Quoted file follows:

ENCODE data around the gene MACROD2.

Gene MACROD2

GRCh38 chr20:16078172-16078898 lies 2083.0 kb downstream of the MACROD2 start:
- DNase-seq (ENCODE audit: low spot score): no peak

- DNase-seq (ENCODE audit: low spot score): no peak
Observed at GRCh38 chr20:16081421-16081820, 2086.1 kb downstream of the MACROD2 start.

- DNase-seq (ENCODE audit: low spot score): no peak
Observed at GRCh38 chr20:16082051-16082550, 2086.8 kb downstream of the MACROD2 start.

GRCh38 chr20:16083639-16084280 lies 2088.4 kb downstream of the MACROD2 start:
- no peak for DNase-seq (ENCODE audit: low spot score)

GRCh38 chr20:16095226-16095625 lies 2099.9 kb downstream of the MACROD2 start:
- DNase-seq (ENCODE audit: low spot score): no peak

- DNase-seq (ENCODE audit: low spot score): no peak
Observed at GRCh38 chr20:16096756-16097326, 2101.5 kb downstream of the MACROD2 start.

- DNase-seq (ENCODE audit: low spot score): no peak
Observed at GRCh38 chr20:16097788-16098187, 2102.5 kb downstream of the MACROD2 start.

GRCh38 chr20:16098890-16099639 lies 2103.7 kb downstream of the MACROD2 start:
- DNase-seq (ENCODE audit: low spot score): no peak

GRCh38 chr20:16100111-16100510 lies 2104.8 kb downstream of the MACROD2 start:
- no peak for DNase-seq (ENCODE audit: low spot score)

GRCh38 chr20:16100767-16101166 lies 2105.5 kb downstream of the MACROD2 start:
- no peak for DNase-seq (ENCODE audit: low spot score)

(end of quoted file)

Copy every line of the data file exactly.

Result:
ENCODE data around the gene MACROD2.

Gene MACROD2

GRCh38 chr20:16078172-16078898 lies 2083.0 kb downstream of the MACROD2 start:
- DNase-seq (ENCODE audit: low spot score): no peak

- DNase-seq (ENCODE audit: low spot score): no peak
Observed at GRCh38 chr20:16081421-16081820, 2086.1 kb downstream of the MACROD2 start.

- DNase-seq (ENCODE audit: low spot score): no peak
Observed at GRCh38 chr20:16082051-16082550, 2086.8 kb downstream of the MACROD2 start.

GRCh38 chr20:16083639-16084280 lies 2088.4 kb downstream of the MACROD2 start:
- no peak for DNase-seq (ENCODE audit: low spot score)

GRCh38 chr20:16095226-16095625 lies 2099.9 kb downstream of the MACROD2 start:
- DNase-seq (ENCODE audit: low spot score): no peak

- DNase-seq (ENCODE audit: low spot score): no peak
Observed at GRCh38 chr20:16096756-16097326, 2101.5 kb downstream of the MACROD2 start.

- DNase-seq (ENCODE audit: low spot score): no peak
Observed at GRCh38 chr20:16097788-16098187, 2102.5 kb downstream of the MACROD2 start.

GRCh38 chr20:16098890-16099639 lies 2103.7 kb downstream of the MACROD2 start:
- DNase-seq (ENCODE audit: low spot score): no peak

GRCh38 chr20:16100111-16100510 lies 2104.8 kb downstream of the MACROD2 start:
- no peak for DNase-seq (ENCODE audit: low spot score)

GRCh38 chr20:16100767-16101166 lies 2105.5 kb downstream of the MACROD2 start:
- no peak for DNase-seq (ENCODE audit: low spot score)